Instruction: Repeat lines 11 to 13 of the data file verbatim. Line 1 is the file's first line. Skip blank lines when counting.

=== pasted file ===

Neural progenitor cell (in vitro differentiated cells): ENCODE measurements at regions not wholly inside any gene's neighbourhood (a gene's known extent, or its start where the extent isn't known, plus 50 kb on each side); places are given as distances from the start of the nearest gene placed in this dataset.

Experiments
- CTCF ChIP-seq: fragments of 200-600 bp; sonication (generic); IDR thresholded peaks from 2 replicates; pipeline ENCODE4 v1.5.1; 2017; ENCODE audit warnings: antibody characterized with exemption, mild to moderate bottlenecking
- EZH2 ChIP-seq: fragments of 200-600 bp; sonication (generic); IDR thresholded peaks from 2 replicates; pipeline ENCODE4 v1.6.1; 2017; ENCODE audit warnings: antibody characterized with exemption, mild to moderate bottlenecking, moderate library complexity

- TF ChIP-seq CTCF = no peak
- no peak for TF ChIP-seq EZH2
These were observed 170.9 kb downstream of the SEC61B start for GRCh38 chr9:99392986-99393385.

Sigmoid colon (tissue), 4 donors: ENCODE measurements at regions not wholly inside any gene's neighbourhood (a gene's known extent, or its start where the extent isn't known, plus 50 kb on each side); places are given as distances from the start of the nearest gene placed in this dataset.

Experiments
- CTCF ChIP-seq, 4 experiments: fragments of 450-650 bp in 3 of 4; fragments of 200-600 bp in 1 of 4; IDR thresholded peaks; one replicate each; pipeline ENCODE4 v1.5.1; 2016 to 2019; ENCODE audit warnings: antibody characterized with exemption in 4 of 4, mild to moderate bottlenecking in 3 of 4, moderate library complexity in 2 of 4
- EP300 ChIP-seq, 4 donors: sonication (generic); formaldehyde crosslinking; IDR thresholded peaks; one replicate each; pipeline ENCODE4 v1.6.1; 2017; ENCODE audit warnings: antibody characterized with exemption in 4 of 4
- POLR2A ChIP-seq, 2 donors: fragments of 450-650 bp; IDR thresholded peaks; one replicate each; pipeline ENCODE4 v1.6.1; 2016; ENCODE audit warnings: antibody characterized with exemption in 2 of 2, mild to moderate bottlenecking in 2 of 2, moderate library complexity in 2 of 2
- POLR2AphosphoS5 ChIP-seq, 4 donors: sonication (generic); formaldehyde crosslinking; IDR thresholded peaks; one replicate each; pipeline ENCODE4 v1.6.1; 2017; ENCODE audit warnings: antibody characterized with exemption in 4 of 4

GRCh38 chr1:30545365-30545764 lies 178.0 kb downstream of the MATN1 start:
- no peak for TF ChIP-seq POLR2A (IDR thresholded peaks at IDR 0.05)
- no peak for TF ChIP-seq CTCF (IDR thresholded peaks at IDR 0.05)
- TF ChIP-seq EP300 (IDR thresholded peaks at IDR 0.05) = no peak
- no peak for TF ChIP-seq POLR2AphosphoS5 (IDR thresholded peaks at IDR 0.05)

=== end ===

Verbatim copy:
- EP300 ChIP-seq, 4 donors: sonication (generic); formaldehyde crosslinking; IDR thresholded peaks; one replicate each; pipeline ENCODE4 v1.6.1; 2017; ENCODE audit warnings: antibody characterized with exemption in 4 of 4
- POLR2A ChIP-seq, 2 donors: fragments of 450-650 bp; IDR thresholded peaks; one replicate each; pipeline ENCODE4 v1.6.1; 2016; ENCODE audit warnings: antibody characterized with exemption in 2 of 2, mild to moderate bottlenecking in 2 of 2, moderate library complexity in 2 of 2
- POLR2AphosphoS5 ChIP-seq, 4 donors: sonication (generic); formaldehyde crosslinking; IDR thresholded peaks; one replicate each; pipeline ENCODE4 v1.6.1; 2017; ENCODE audit warnings: antibody characterized with exemption in 4 of 4